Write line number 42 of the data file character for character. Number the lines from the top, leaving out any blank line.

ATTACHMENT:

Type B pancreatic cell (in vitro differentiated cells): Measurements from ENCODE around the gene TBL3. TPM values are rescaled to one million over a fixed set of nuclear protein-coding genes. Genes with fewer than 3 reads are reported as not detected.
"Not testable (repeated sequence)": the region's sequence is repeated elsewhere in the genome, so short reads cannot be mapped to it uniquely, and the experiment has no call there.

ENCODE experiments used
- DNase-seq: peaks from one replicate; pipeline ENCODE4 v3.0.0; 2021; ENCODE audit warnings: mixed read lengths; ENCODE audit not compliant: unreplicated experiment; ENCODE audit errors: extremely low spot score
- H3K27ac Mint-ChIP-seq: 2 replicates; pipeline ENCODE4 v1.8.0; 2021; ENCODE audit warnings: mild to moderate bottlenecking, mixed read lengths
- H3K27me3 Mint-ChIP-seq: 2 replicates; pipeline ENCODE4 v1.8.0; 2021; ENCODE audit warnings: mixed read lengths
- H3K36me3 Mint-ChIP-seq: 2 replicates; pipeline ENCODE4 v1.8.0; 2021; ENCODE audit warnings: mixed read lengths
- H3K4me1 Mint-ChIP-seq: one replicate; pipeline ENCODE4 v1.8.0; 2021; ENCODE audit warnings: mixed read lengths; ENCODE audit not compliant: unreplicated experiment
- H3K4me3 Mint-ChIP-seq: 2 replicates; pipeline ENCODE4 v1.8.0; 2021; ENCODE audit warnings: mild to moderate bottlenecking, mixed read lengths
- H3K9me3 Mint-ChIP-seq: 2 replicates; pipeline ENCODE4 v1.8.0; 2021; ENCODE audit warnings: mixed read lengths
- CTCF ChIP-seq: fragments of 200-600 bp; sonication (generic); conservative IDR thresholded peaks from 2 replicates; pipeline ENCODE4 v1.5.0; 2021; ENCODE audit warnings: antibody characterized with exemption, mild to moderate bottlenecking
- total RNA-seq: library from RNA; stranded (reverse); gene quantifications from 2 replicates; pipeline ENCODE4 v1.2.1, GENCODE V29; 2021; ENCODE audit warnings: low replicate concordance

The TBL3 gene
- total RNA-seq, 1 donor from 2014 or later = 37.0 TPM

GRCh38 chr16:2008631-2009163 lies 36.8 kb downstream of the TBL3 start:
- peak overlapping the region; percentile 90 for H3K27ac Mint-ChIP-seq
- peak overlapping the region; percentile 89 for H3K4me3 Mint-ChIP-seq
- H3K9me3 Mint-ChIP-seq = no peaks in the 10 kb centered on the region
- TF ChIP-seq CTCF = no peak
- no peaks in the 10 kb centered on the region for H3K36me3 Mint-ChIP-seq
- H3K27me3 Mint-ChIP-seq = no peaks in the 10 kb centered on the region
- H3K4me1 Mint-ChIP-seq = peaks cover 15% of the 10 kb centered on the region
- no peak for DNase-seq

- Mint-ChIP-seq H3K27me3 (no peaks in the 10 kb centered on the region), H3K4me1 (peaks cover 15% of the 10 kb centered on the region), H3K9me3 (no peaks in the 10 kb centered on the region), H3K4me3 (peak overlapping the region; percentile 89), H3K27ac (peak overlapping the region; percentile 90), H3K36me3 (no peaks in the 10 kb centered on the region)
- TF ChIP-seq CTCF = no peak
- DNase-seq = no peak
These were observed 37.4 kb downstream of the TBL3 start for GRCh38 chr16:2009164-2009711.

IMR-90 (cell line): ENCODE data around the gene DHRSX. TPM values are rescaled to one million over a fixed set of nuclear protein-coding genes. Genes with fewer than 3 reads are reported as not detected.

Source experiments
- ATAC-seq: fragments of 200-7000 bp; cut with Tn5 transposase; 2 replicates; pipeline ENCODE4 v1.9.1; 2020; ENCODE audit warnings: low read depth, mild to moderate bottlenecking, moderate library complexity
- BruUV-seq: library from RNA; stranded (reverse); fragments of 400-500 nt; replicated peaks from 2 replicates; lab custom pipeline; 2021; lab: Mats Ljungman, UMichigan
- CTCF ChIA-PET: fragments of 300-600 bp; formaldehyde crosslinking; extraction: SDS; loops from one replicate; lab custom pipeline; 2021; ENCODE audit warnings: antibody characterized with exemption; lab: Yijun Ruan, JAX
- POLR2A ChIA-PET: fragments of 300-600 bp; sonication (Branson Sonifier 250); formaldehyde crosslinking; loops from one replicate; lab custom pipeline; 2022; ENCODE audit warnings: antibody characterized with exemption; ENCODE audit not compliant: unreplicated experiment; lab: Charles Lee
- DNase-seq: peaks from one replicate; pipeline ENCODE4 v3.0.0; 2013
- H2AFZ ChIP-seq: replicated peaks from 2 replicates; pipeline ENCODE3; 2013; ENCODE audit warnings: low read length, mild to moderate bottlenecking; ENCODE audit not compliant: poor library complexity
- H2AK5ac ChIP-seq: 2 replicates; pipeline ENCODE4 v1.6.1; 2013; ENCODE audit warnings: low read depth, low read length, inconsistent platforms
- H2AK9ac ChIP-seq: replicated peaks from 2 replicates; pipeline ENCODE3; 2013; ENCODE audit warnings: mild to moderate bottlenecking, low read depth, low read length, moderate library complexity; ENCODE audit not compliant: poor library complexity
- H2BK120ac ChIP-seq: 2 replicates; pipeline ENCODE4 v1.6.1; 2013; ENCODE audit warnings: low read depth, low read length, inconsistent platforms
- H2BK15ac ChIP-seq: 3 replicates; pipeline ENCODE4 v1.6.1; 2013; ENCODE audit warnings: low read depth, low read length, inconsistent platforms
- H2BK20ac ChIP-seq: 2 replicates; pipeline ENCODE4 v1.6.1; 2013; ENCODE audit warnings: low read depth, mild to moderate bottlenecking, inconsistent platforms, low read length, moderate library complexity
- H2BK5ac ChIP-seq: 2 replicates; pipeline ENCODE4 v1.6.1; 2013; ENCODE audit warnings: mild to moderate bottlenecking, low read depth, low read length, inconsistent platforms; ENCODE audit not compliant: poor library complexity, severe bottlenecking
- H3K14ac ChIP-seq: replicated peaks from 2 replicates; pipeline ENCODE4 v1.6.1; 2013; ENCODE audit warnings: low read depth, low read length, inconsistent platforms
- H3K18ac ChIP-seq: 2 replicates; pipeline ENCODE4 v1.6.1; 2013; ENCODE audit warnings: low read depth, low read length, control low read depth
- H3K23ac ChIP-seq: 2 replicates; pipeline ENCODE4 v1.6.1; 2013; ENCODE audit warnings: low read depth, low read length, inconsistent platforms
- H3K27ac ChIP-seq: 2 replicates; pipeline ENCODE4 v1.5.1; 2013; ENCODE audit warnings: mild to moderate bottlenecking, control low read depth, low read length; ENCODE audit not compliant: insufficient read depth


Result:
- H3K14ac ChIP-seq: replicated peaks from 2 replicates; pipeline ENCODE4 v1.6.1; 2013; ENCODE audit warnings: low read depth, low read length, inconsistent platforms